There are reports of a power struggle at the Department of Homeland Security. Washington Post says, Acting Homeland Security Secretary Kevin McAleenan threatened to resign this week after it was requested that he make an appointment change. And he said if he wasn't given more authority over his agency, he would be out.
PAUL: The Post says, it all stems from White House Senior Policy Advisor Stephen Miller attempting to influence hiring at the department. CNN White House Reporter Sarah Westwood following the latest. Sarah, good morning to you. What are you learning this morning?
SARAH WESTWOOD, CNN WHITE HOUSE REPORTER: Well, good morning, Christi. And yes, a lot going on behind the scenes in terms of immigration in this White House this week. Stephen Miller is one of the most influential people in the White House; very hawkish when it comes to immigration, and he's been carving out a greater role for himself when it comes to the president's immigration agenda and also when it comes to the Department of Homeland Security.
Recall that he was instrumental in the shakeup at DHS earlier this year that saw Kirstjen Nielsen out of the top job, that saw the administration; Ron Vitiello's nomination to lead ICE. But this showdown with Kevin McAleenan, the acting head of DHS all stems from a dispute over where Mark Morgan should go. Mark Morgan was a former DHS official during the Obama administration who stepped down when President Trump took office. But Trump recently tapped him to come back and lead Customs and Border Protection. Now, Miller wanted to move Mark Morgan to another agency within DHS.
Kevin McAleenan wanted Morgan to stay as the incoming CBP head. McAleenan came to the White House; he met with Acting Chief of Staff Mick Mulvaney and threatened to quit if he wasn't given more say over the hiring process at DHS. He wasn't at least consulted about who would be working under him at the department. And just for context, this all comes the same week as the White House is rolling out its immigration plan. This is a highly controversial plan that would replace the family-based migration system that we have now with a points-based system that would favor highly skilled and educated immigrants. Victor and Christi.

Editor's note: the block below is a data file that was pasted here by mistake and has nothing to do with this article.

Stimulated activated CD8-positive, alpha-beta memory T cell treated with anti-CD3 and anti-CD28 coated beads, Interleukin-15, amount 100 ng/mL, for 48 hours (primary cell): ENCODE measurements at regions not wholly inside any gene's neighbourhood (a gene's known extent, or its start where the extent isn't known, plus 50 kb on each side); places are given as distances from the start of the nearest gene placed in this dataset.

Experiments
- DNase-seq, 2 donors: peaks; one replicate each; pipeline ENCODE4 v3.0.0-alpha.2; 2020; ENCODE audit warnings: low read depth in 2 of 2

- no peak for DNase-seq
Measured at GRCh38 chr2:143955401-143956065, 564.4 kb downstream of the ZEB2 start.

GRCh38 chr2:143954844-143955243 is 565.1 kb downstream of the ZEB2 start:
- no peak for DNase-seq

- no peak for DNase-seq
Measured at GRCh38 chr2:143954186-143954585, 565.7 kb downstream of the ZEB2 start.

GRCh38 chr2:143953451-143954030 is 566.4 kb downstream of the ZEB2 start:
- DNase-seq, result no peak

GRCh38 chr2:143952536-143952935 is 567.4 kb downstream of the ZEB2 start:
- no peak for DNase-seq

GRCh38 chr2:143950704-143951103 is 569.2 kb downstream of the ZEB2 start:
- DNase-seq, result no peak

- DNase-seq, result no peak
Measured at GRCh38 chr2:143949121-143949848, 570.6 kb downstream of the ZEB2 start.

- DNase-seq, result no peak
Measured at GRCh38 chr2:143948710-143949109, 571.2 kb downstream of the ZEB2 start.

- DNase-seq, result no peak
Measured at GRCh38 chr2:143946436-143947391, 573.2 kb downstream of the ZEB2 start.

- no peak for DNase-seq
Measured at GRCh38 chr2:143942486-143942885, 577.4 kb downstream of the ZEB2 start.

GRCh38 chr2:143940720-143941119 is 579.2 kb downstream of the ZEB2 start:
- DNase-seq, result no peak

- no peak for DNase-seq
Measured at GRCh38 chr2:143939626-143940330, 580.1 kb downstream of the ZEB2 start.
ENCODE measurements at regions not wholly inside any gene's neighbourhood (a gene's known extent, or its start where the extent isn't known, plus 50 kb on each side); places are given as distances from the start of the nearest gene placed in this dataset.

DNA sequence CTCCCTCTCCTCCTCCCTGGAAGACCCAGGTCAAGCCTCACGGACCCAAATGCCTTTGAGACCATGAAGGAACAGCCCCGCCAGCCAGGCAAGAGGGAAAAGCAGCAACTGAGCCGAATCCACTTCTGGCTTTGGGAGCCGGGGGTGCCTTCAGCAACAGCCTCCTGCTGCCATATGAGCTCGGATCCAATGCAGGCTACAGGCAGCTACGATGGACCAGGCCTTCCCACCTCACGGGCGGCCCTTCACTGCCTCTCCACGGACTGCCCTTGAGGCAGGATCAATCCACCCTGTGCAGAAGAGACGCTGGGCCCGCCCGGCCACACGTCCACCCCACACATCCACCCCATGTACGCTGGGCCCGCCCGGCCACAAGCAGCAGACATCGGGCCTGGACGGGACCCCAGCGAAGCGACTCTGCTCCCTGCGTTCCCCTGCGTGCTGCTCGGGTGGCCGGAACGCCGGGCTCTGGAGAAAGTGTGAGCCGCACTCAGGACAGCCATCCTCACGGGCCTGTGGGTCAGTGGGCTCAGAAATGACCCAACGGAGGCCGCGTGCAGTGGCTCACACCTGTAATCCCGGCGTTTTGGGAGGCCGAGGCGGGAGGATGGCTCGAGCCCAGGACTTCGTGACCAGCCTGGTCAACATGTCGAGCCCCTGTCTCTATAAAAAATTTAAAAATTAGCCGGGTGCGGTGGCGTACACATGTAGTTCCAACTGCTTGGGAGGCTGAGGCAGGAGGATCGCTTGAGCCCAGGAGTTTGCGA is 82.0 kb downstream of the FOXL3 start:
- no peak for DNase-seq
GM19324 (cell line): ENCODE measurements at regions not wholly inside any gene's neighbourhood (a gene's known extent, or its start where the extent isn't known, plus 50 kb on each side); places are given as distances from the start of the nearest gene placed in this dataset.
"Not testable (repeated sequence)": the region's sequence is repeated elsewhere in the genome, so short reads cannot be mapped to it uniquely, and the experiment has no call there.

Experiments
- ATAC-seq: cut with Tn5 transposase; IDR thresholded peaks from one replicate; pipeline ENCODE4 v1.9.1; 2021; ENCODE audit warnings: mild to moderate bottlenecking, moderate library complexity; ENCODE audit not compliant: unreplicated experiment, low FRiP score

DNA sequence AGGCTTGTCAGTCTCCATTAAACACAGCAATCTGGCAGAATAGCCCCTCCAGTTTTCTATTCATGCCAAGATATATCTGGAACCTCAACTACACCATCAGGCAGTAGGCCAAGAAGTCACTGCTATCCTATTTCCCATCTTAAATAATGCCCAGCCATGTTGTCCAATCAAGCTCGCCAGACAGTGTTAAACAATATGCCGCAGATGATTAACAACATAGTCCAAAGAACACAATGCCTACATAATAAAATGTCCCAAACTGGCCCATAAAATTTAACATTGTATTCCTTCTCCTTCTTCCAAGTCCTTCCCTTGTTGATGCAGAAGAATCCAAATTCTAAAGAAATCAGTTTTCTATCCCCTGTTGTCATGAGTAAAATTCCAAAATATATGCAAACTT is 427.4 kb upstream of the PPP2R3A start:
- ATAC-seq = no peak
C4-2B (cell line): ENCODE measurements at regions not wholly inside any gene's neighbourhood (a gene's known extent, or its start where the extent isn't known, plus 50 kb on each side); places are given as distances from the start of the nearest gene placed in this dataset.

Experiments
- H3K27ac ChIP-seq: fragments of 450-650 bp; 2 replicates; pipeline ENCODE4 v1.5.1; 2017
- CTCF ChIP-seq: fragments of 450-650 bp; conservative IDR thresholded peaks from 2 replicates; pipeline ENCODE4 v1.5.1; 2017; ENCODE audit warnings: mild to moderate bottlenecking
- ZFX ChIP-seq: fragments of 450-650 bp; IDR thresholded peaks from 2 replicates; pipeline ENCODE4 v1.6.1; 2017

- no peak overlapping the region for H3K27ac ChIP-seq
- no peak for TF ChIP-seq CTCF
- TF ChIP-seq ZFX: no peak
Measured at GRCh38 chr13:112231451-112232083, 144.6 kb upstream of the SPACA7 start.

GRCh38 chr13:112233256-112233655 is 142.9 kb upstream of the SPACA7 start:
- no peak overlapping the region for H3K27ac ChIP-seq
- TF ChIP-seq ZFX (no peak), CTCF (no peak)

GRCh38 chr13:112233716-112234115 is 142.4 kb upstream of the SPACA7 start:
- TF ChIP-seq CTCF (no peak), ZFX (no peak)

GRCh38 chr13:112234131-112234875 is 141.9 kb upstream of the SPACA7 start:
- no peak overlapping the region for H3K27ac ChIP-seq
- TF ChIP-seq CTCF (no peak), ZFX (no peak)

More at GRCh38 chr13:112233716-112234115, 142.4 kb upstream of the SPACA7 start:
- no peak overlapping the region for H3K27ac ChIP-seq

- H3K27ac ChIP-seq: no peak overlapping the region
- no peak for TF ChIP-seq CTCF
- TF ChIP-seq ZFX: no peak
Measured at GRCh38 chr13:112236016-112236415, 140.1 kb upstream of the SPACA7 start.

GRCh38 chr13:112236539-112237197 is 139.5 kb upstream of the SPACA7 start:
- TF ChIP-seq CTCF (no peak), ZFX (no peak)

PAUL: All right. Sarah Westwood, appreciate the update, thank you.
BLACKWELL: Well, new this morning, actually just a couple of minutes ago, Politico posted a new story a new report that Republican immigration hard liners are growing skeptical of Vice President Mike Pence that's because of the vice president's past immigration proposal. That plan would have offered a chance of a legal status to immigrants who enter the country illegally. Now, critics are questioning if the vice president played a greater
role in the president's new immigration policy announced Thursday. Joining me now: Daniel Lippman, Reporter for Politico; he co-wrote this Politico article draft a couple of minutes ago. Here it is: "Immigration activists stew over Pence's role on immigration plan." Daniel, good morning to you. What have you uncovered here?
DANIEL LIPPMAN, REPORTER, POLITICO: Good morning.
BLACKWELL: What have you heard?